Thursday, May 24, 2018

On Desire 2018. Part 17: The Guise of the Good

I am now moving on to the third article of the summer: Doring, Sabine A. and Bahadir Eker (2017), “Desires Without Guises.” In Deonna J. & Lauria F. (eds). The Nature of Desire. Oxford University Press.

In their contribution to The Nature of Desire”, Sabine Doring and Bahadir Eker take on the thesis that desire is concerned with the assignment of a value to a state of affairs. The title of their chapter, “Desires Without Guises,” comes from the slogan common in the discussion of desire that the objects of desire come to us under the guise of the good. This is a reference to the assignment of value to that which is desired. Rejecting the guise of the good thesis is rejecting the assignment of value thesis.

The thesis held up in contrast to the guise of the good thesis is the dispositional thesis – that desires are dispositions to act in a particular way. This is the thesis that Warren Quinn (1993) famously refuted using his Radioman counterexample, concerning a man with disposition to turn on radios though he has no interest in having the radios on, in turning on the radios, and rather wishes there were no radios around so that he would not turn them on. On this counter-example, the assignment of some value to turning on radios is needed to produce a desire.

Doring and Eker want to challenge assignment of value theories and defend a version of the disposition to act theories.

To get started, Doring and Eker define the thesis that they want to attack:

(ME) Necessarily, for any agent a, any proposition p, any time t, if, at t, a desires that p, then, at t, a evaluates p positively (as good).

I have been defending an assignment theory of desire (to desire that P is to assign a value to P being made or kept true), so I am going to want to say a couple of things about his characterization of the evaluation thesis.

First, assigning a value to P being true is not the same as evaluating p positively. The value that I say is being assigned is nothing more than a motivational force being directed at making or keeping P true. The agent might not even be aware of the desire that P. However, making or keeping P true is a goal of his. Recognizing this fact best explains and predicts his behavior.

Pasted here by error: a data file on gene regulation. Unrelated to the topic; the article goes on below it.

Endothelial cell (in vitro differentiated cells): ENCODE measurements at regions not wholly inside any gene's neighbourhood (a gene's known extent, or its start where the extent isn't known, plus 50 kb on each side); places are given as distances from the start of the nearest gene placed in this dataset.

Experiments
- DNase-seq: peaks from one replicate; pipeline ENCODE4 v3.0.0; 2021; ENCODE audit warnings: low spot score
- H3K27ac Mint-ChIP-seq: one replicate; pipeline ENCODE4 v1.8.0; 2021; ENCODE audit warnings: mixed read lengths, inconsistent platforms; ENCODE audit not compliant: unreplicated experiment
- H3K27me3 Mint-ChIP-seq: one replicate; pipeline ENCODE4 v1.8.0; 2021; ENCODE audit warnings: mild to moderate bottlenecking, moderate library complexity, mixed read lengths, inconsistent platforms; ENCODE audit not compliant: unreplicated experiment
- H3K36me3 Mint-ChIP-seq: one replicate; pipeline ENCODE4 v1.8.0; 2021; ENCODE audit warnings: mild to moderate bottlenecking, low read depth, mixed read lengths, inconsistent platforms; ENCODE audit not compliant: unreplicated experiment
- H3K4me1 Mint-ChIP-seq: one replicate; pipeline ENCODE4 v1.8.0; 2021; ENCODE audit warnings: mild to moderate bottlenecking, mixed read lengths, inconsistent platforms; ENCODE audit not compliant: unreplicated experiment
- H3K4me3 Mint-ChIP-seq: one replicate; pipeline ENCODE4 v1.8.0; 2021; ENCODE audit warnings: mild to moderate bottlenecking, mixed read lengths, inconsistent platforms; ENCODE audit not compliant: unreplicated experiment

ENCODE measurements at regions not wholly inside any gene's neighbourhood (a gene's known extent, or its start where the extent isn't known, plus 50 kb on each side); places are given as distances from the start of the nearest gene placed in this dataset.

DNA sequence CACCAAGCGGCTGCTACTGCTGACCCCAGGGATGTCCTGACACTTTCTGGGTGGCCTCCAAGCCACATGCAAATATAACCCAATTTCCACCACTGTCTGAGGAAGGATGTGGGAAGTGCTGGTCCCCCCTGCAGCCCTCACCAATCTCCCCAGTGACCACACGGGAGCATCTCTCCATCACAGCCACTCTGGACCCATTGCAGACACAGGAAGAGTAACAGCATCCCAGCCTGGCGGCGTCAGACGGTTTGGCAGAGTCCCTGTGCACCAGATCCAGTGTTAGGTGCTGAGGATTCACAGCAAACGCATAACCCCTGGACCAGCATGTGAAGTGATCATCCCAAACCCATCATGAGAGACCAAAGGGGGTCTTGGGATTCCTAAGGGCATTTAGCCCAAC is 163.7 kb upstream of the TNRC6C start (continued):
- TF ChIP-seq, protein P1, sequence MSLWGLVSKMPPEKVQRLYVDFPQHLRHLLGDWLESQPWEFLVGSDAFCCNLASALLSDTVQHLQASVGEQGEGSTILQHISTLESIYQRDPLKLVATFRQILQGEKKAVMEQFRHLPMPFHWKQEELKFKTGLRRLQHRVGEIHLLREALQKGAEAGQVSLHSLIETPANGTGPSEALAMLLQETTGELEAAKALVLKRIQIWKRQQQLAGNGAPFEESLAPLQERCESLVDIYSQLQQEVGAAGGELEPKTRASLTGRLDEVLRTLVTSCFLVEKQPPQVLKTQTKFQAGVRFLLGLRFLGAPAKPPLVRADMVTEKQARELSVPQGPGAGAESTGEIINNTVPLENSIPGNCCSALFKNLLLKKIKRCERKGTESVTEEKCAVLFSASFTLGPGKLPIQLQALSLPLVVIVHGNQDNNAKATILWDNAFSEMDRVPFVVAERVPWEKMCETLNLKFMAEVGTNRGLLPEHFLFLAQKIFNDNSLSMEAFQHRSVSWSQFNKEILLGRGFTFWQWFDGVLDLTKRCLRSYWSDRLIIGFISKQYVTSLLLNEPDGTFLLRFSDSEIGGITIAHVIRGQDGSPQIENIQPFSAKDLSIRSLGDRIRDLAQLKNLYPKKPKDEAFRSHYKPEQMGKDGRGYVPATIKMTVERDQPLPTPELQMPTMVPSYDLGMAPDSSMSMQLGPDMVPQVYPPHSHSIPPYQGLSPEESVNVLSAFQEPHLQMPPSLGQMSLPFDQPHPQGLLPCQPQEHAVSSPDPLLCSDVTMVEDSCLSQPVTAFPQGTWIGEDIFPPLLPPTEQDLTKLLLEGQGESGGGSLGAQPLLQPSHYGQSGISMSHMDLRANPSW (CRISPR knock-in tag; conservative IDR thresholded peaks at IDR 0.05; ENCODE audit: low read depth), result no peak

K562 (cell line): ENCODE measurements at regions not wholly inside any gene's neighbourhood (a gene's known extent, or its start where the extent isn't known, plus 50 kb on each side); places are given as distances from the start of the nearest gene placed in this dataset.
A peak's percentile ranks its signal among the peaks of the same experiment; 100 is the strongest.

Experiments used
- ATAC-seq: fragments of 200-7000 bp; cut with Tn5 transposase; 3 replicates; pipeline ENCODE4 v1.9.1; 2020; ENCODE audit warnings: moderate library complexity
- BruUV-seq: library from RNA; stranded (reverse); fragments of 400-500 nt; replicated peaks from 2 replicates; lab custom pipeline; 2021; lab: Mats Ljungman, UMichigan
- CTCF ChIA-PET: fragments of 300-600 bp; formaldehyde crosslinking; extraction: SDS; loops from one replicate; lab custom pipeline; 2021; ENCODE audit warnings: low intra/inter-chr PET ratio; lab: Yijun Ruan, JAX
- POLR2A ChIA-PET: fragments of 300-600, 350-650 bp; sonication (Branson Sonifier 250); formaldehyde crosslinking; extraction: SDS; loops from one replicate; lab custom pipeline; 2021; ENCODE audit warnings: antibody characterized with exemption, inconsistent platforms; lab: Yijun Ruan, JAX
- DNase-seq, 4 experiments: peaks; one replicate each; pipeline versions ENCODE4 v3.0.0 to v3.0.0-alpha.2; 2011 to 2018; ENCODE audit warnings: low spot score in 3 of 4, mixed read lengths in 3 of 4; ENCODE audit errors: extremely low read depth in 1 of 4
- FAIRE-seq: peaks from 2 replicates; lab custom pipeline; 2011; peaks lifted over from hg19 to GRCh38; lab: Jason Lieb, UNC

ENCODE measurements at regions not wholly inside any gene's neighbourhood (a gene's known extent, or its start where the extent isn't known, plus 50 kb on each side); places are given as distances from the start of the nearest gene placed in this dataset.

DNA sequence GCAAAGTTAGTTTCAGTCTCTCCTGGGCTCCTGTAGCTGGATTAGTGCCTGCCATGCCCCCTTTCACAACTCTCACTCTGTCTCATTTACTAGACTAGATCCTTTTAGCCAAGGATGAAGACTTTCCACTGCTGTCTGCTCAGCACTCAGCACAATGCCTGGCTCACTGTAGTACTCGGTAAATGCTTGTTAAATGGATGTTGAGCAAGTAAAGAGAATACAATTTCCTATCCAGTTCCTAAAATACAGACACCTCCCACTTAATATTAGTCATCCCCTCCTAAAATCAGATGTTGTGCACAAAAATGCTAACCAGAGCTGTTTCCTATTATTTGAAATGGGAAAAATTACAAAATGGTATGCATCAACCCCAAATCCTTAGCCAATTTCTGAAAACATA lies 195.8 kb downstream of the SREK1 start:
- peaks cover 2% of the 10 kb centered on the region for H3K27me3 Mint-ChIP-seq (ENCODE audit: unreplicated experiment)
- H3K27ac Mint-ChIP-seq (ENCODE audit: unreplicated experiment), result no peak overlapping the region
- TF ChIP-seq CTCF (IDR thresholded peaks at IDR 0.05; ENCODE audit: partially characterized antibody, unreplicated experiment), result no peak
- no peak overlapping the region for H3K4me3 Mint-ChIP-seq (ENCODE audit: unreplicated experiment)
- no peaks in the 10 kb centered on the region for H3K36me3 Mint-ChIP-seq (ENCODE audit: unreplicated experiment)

Second, “as good” is ambiguous. “Good” relates objects of evaluation to desires. However, the there are many ways to relate objects of evaluation to desires. The question arises, “Which desires?” There is a sense of good that, in the thesis laid out above, relates p to the desire that p, in which case the thesis is accurate in this sense. However, this does not imply that p is good – or p bears a positive relation – to all possible desires. Indeed, this is almost certainly not the case.

Somebody reading these caveats may be confused as to whether I am actually offering an evaluative theory of desire or a dispositional theory of desire. After all, I am understanding “assigning a value to P being true” in terms of a motivational force for making or keeping ‘P’ true – a disposition to act. Perhaps this is what we need to settle the dispute between the dispositional and evaluative theorists – a theory that does both at the same time.

I invite the reader to keep these caveats in mind as we proceed.

Also, please recall that Doring and Eker are attacking this view, not defending it.

I will look at the view that they sought to defend next.

Quinn, Warren. (1993). “Putting Rationality in Its Place”, in Morality and Action. Cambridge, UK: Cambridge University Press.

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